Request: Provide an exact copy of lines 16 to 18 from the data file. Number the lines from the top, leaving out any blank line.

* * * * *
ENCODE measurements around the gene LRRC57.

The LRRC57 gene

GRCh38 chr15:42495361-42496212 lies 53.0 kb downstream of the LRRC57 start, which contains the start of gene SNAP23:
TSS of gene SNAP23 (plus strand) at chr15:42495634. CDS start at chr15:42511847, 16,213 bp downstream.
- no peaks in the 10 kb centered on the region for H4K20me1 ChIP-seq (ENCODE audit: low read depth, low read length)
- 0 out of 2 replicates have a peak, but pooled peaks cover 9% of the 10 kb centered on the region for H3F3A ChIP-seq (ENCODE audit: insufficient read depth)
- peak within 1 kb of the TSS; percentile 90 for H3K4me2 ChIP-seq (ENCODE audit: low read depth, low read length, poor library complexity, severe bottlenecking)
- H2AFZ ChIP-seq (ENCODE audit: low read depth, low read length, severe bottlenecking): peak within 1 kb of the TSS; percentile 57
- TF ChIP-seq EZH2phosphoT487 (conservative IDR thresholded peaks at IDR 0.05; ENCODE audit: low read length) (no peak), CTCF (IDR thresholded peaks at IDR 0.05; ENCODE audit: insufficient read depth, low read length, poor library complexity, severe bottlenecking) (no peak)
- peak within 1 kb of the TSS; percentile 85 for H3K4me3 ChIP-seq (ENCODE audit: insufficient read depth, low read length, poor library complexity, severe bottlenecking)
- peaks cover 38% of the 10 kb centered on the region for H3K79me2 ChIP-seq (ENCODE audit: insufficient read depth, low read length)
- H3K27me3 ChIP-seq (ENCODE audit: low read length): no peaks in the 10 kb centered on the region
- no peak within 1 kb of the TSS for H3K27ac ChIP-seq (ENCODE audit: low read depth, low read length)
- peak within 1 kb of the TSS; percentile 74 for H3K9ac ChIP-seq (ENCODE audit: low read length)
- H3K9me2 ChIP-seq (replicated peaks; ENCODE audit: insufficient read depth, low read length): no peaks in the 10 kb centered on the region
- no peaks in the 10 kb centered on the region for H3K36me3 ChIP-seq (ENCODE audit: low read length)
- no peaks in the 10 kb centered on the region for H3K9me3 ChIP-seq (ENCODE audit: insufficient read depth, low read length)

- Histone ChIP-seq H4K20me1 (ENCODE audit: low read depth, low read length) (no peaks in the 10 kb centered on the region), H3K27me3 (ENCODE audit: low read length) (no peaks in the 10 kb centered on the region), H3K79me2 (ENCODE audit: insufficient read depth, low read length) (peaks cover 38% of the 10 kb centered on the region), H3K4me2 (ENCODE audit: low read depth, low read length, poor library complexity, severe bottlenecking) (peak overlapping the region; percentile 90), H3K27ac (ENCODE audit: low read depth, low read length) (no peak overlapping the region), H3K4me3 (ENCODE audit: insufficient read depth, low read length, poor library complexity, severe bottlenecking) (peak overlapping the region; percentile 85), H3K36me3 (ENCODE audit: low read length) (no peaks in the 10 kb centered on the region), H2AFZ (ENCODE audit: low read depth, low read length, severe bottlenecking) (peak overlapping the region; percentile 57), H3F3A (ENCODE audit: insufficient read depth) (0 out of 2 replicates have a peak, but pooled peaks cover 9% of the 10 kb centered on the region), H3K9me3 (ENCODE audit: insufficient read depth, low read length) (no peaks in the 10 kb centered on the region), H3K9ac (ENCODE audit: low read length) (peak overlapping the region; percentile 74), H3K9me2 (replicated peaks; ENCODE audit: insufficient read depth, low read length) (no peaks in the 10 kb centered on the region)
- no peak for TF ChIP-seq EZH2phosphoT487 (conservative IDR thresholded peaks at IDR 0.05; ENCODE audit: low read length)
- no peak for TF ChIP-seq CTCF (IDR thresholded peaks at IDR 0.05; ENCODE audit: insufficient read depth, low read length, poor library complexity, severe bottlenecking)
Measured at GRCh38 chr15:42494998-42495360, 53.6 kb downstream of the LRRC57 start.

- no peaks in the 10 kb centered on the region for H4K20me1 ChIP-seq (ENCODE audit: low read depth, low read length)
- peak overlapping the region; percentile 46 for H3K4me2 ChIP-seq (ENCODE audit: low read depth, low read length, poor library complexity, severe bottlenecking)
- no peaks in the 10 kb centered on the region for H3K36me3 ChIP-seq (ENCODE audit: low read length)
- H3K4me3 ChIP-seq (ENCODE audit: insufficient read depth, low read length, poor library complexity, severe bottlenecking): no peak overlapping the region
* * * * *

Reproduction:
- no peaks in the 10 kb centered on the region for H3K36me3 ChIP-seq (ENCODE audit: low read length)
- no peaks in the 10 kb centered on the region for H3K9me3 ChIP-seq (ENCODE audit: insufficient read depth, low read length)

- Histone ChIP-seq H4K20me1 (ENCODE audit: low read depth, low read length) (no peaks in the 10 kb centered on the region), H3K27me3 (ENCODE audit: low read length) (no peaks in the 10 kb centered on the region), H3K79me2 (ENCODE audit: insufficient read depth, low read length) (peaks cover 38% of the 10 kb centered on the region), H3K4me2 (ENCODE audit: low read depth, low read length, poor library complexity, severe bottlenecking) (peak overlapping the region; percentile 90), H3K27ac (ENCODE audit: low read depth, low read length) (no peak overlapping the region), H3K4me3 (ENCODE audit: insufficient read depth, low read length, poor library complexity, severe bottlenecking) (peak overlapping the region; percentile 85), H3K36me3 (ENCODE audit: low read length) (no peaks in the 10 kb centered on the region), H2AFZ (ENCODE audit: low read depth, low read length, severe bottlenecking) (peak overlapping the region; percentile 57), H3F3A (ENCODE audit: insufficient read depth) (0 out of 2 replicates have a peak, but pooled peaks cover 9% of the 10 kb centered on the region), H3K9me3 (ENCODE audit: insufficient read depth, low read length) (no peaks in the 10 kb centered on the region), H3K9ac (ENCODE audit: low read length) (peak overlapping the region; percentile 74), H3K9me2 (replicated peaks; ENCODE audit: insufficient read depth, low read length) (no peaks in the 10 kb centered on the region)